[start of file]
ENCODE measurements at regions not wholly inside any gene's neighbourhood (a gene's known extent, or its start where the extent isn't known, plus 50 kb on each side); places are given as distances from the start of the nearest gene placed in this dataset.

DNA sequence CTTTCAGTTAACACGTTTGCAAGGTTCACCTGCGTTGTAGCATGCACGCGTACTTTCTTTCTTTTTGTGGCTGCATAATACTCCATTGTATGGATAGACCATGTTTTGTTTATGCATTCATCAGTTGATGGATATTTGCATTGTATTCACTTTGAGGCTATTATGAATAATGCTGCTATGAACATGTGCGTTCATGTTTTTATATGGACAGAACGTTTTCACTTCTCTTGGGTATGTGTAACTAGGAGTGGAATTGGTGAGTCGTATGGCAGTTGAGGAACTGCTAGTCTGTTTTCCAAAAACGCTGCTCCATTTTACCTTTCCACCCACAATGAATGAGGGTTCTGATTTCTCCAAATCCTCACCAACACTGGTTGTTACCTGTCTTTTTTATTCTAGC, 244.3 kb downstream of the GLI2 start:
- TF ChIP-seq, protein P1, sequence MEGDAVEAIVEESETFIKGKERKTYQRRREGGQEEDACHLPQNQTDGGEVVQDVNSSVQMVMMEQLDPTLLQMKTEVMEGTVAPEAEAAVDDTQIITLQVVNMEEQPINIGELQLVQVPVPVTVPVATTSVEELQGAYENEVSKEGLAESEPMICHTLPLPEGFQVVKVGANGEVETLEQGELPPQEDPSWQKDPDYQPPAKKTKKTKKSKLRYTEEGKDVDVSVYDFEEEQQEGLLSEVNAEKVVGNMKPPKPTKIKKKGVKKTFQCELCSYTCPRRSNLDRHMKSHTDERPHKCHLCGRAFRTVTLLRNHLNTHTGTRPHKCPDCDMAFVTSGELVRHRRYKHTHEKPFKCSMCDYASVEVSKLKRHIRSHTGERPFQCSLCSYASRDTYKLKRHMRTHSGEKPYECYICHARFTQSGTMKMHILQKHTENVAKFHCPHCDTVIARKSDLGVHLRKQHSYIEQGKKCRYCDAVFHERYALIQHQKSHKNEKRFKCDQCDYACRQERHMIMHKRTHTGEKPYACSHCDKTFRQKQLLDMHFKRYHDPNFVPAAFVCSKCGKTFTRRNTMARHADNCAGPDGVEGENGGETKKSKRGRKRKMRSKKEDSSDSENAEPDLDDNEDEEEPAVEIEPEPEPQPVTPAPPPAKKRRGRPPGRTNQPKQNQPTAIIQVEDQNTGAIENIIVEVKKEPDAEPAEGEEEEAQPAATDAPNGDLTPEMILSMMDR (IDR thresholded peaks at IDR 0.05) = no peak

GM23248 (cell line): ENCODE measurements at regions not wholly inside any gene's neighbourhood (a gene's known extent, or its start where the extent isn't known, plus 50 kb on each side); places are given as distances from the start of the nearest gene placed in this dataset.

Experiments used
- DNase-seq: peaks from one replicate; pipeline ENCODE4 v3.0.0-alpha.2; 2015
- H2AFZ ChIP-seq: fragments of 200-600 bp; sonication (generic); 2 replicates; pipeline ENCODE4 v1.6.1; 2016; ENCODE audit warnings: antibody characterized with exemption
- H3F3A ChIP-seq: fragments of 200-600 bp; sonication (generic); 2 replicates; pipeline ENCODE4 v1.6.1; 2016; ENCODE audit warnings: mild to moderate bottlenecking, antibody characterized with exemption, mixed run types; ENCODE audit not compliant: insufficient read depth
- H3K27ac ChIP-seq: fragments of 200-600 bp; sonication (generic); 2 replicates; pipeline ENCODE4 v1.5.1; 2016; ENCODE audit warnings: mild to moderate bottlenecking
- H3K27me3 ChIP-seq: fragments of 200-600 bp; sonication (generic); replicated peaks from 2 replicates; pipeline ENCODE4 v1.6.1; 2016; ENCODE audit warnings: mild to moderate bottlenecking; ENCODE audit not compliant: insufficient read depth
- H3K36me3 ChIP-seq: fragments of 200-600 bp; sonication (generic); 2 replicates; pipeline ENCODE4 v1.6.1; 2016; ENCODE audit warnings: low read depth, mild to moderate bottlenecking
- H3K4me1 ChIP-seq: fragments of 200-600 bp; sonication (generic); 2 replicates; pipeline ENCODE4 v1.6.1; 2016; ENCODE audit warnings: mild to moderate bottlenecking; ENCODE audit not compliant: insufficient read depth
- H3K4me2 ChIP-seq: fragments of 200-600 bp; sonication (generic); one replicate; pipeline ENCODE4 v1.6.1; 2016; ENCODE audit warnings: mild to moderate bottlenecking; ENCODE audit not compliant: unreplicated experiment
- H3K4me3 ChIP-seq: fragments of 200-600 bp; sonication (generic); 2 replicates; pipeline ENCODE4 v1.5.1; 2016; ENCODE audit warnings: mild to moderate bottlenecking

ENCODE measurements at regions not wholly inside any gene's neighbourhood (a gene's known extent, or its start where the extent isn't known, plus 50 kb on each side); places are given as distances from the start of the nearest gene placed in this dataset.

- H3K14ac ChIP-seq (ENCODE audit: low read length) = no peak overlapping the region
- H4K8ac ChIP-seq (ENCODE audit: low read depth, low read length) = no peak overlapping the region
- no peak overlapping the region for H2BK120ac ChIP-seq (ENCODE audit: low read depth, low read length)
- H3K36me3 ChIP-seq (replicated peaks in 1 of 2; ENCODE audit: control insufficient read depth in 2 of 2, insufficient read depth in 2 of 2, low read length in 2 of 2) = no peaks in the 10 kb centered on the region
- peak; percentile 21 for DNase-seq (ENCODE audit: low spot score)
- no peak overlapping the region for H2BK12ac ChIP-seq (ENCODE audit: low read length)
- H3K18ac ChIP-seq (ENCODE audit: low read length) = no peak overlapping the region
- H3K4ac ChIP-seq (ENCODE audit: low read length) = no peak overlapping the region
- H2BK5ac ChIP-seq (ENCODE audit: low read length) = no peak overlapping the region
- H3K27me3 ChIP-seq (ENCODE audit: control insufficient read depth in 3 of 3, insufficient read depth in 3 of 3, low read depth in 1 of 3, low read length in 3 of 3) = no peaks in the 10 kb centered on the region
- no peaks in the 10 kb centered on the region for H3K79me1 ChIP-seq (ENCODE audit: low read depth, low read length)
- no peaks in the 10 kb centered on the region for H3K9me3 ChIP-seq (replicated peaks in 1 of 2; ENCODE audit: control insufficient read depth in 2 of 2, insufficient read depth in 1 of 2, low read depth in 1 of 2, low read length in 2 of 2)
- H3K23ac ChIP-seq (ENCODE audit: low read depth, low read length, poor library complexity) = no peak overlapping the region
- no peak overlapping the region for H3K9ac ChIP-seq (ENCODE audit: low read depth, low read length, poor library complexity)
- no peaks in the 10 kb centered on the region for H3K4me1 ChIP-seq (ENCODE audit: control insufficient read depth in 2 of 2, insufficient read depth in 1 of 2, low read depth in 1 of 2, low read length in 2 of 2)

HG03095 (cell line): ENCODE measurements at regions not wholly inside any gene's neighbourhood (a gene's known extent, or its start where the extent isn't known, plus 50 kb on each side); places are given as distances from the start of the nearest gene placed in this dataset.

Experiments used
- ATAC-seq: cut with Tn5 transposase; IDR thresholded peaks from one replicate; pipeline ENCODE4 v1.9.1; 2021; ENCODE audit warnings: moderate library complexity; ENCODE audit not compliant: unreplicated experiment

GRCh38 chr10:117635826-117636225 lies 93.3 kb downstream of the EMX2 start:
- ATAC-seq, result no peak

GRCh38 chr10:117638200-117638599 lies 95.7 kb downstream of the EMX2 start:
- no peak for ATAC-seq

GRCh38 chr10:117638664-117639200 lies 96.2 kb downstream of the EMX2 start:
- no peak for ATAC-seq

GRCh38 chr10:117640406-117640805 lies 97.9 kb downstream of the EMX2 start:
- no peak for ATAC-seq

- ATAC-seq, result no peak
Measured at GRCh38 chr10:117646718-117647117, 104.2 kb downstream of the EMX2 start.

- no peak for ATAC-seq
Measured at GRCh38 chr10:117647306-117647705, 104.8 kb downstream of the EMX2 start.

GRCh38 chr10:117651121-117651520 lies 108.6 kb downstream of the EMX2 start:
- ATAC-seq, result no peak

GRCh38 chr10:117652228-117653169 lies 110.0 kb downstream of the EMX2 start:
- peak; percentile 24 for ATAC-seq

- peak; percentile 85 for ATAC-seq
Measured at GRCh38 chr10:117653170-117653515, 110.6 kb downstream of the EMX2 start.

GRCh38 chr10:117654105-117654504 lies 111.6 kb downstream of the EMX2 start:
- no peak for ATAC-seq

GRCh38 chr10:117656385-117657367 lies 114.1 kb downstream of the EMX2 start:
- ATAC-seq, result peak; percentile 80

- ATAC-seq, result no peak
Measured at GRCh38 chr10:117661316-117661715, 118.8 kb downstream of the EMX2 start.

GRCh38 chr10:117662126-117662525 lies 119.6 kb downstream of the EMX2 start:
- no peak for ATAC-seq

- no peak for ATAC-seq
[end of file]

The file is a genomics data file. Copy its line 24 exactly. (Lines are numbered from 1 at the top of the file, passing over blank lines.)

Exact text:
- H2BK5ac ChIP-seq (ENCODE audit: low read length) = no peak overlapping the region